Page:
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If you want to get the really big keynote bookings you have to understand that these bookings more or less only go to three kinds of speakers:

a) The famous person. (to give some star quality to the event and draw a crowd)
b) The Industry Expert (to give credibility to the event)
c) The really, really good speaker. (to inspire and awe the audience)

If you are not a) Famous or b) THE Industry expert you HAVE to understand that the path to getting the big keynote bookings is that you have to be a really, really good speaker.

Or to say it another way: If you are not yet getting those big, keynote speeches (and you want to) you have to work on either a) becoming famous, b) becoming known as a global industry expert – or c) make sure you develop yourself to be a really, really good speaker.

Let me give you two recent examples from two big conferences where I was one of the speakers to show that this is how it works:

1) OpenText.

Early July: Toronto, Canada, OpenText Global customer conference. 5000 in the audience.

Three days,
Three keynote speakers.

Day one: Wayne Gretzky – “The Great One” Say not more. (Famous)
Day two: Me. (Unknown and not industry expert.)
Day three: Michele Romanow – serial IT-entreprenur from Canada who sits on Dragon’s Den and is the youngest Dragon ever. (Industry Expert)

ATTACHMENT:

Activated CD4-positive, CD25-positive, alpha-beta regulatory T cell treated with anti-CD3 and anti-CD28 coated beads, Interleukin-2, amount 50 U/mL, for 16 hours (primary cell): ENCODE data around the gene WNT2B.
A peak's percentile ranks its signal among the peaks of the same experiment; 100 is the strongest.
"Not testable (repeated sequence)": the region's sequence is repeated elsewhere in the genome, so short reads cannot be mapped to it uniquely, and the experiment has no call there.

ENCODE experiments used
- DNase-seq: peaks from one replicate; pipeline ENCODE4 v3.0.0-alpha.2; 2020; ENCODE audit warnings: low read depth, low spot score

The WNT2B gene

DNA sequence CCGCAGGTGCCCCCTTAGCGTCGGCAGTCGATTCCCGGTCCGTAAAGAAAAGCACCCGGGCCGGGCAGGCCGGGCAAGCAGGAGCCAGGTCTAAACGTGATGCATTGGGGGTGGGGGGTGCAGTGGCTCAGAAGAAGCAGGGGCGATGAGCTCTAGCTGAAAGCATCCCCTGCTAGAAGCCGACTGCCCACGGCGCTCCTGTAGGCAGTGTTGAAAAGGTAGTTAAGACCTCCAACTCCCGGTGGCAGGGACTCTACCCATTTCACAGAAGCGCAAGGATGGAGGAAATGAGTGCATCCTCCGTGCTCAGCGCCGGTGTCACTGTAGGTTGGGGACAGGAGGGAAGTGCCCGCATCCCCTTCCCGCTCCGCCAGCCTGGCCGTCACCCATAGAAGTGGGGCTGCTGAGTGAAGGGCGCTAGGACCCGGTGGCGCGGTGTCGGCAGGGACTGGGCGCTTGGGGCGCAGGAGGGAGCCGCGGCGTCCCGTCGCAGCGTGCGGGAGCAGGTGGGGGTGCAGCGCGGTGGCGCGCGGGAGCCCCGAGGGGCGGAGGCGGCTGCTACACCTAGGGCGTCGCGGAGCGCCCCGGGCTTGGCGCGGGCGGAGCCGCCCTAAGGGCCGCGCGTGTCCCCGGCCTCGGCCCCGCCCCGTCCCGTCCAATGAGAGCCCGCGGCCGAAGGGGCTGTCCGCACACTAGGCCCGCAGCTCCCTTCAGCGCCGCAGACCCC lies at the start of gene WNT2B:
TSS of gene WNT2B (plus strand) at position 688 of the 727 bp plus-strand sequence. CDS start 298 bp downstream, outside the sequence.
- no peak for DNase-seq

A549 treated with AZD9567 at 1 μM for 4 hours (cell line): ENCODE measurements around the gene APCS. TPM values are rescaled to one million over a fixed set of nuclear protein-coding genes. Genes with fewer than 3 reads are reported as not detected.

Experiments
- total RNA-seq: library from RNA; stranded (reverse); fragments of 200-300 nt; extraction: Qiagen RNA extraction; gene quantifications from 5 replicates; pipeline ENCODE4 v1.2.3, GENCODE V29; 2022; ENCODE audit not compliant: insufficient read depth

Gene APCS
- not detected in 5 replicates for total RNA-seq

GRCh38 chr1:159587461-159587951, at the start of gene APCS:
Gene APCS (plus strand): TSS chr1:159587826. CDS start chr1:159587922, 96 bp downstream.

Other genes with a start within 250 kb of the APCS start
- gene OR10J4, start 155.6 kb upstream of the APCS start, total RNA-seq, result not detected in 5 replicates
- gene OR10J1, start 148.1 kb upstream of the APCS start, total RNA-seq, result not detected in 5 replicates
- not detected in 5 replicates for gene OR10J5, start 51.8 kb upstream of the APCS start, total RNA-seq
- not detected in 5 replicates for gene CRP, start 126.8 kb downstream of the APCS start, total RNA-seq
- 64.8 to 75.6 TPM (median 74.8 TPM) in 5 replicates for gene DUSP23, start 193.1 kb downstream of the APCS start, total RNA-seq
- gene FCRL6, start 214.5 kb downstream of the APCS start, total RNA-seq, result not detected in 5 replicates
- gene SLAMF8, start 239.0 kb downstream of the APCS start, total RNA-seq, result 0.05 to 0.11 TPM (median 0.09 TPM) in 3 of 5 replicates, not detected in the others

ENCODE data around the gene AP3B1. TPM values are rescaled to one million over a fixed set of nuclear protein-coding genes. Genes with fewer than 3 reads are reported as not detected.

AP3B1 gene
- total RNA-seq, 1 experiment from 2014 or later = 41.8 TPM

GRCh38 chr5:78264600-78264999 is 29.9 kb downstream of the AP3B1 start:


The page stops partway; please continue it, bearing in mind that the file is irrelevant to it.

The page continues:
(From the program:)

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2) Global Leadership Summit

Early August: Chicago, Global Leadership Summit, 10 000 live and 390 000 (!) people in 128 countries on video link.

First Speaker: Bill Hybels – Founder of Willow Creek and Global Leadership Summit (Industry Expert)
Second Speaker: Sheryl Sandberg – COO Facebook (Famous and Industry Expert)
Third Speaker: Marcus Lemonis – Billionaire and host of TV-show “The Profit”. (Famous and Industry Expert)
Fourth Speaker: Me (not an industry expert and not famous)
Fifth Speaker: Bryan Stevenson – New York Times #1 Bestseller and 3 million+ views on TED.com (famous)

As you can see, the other speakers are in category a) and/or b) (and sometimes a), b) and c)…)